Amanda Knox could face thirty years in prison or become a virtual prisoner in the US if an Italian court upholds her original conviction for the murder of Meredith Kercher.
The 26-year-old and her ex-boyfriend Raffaele Sollecito are accused of stabbing Kercher to death and sexually assaulting her while the young women were studying abroad in Perugia, Italy in 2007.
Kercher was found semi-naked with her throat slit, in the flat she shared with Knox.
Knox and Sollecito served four years in jail for the murder of the Leeds University student.
Both were freed on appeal in 2011, but in March 2013 Italy's highest court ordered them to face retrial.
Knox, who has protested her innocence throughout, decided not to be present at the trial in Florence, and is currently in Seattle.
Explaining her decision to stay away she said: "It was a really painful decision not to attend the retrial. I wanted to come. I wanted to be present in court. I was put in jail for four years with no proof, but on suppositions."
"I have spoken to Raffaele... he is more optimistic than me,' she told La Repubblica.
If convicted of the murder, prosecutors have demanded that she be jailed for 30 years and would seek her extradition from the United States.
Her lawyer Anne Bremner told the Sunday Express: "If the court finds against her, it could make it very difficult for her to travel.
"She could be subject to arrest in a country that has such an arrangement with Italy and that would probably include most countries.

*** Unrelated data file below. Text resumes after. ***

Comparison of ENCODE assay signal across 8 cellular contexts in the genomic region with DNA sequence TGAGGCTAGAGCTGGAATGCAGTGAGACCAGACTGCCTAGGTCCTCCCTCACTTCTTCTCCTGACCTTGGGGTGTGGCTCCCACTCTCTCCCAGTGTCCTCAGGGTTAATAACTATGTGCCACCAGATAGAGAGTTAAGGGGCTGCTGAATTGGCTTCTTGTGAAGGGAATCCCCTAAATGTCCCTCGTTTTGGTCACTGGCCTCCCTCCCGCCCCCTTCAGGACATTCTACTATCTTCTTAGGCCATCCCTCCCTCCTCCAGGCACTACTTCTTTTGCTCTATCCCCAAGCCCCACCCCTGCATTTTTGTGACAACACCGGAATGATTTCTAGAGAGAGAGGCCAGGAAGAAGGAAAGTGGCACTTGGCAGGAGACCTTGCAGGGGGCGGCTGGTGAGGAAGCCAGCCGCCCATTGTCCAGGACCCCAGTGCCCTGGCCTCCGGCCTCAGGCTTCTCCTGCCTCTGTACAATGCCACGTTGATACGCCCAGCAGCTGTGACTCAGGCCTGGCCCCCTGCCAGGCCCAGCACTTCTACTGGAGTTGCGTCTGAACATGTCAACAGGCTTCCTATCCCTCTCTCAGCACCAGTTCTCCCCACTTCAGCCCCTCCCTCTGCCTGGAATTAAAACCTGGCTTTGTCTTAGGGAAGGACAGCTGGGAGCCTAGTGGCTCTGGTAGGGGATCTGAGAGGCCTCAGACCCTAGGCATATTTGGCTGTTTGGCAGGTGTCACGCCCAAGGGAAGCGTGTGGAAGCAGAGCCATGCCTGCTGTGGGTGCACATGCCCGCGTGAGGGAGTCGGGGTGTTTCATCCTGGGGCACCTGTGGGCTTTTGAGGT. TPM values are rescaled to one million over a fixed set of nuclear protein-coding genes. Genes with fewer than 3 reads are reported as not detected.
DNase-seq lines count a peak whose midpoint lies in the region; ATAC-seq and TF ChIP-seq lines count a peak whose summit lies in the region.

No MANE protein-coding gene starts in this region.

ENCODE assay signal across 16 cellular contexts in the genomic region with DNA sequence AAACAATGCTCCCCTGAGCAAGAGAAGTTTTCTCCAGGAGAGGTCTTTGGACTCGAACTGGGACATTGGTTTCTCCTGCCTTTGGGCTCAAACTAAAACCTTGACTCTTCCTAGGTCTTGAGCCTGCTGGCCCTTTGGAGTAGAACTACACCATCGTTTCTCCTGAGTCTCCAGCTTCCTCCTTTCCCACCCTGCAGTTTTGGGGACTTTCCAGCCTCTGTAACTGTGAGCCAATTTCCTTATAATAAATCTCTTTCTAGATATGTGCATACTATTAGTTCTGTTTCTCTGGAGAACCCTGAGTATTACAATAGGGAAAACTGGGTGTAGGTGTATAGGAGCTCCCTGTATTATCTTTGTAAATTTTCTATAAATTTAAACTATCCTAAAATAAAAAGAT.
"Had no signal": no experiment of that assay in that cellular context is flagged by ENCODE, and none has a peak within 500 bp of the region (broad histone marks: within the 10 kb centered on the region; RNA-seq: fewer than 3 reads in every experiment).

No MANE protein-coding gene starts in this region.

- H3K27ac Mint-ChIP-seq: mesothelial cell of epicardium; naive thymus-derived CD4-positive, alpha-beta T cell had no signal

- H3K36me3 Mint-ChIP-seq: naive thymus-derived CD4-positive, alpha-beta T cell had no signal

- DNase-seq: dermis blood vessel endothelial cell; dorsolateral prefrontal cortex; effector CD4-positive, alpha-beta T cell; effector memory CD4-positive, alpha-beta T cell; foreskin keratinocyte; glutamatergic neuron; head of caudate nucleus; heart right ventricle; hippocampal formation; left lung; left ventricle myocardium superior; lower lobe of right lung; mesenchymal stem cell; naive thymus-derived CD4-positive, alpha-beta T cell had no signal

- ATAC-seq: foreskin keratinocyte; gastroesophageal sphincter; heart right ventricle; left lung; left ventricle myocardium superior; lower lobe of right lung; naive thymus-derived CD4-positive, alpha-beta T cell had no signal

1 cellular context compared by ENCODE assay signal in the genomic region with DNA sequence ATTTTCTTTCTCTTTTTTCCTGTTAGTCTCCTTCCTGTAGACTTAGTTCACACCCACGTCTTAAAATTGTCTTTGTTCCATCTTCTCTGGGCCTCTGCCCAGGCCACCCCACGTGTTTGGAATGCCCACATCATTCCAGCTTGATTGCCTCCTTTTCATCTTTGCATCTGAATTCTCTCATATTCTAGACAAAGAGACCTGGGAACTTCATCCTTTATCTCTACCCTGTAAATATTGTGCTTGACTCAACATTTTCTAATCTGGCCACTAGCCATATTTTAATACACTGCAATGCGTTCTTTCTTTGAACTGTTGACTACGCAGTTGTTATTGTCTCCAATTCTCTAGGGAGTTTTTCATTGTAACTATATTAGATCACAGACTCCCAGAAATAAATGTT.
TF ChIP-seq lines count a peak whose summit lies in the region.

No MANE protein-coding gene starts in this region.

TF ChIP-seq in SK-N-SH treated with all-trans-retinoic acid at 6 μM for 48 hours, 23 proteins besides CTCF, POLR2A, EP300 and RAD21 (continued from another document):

Knox previously provoked controversy when she told Italian newspaper La Repubblica: "If I am convicted then I will be, as they say, on the run."
She clarified the comment in a statement through her lawyers saying that if she is found guilty, "legally I'll be defined as a 'fugitive,' but I will continue to fight for my innocence. I will not willingly submit myself to injustice."
Sollecito, however has chosen to be present at the third trial.
His defence lawyer Giulia Bongiorno told the appeals court that the couple were the fall guys for the murder, and their hasty arrest within four days was an attempt by authorities to assuage fears of a monster on the loose in the Italian university town.
"Authorities did not want to think that a stranger, a monster, could have entered a house and murdered a student," said Bongiorno.
Sollecito sat at the lawyer's side as she delivered her closing arguments.
He has insisted he will remain in Italy for the verdict, even though he faces the risk of imprisonment.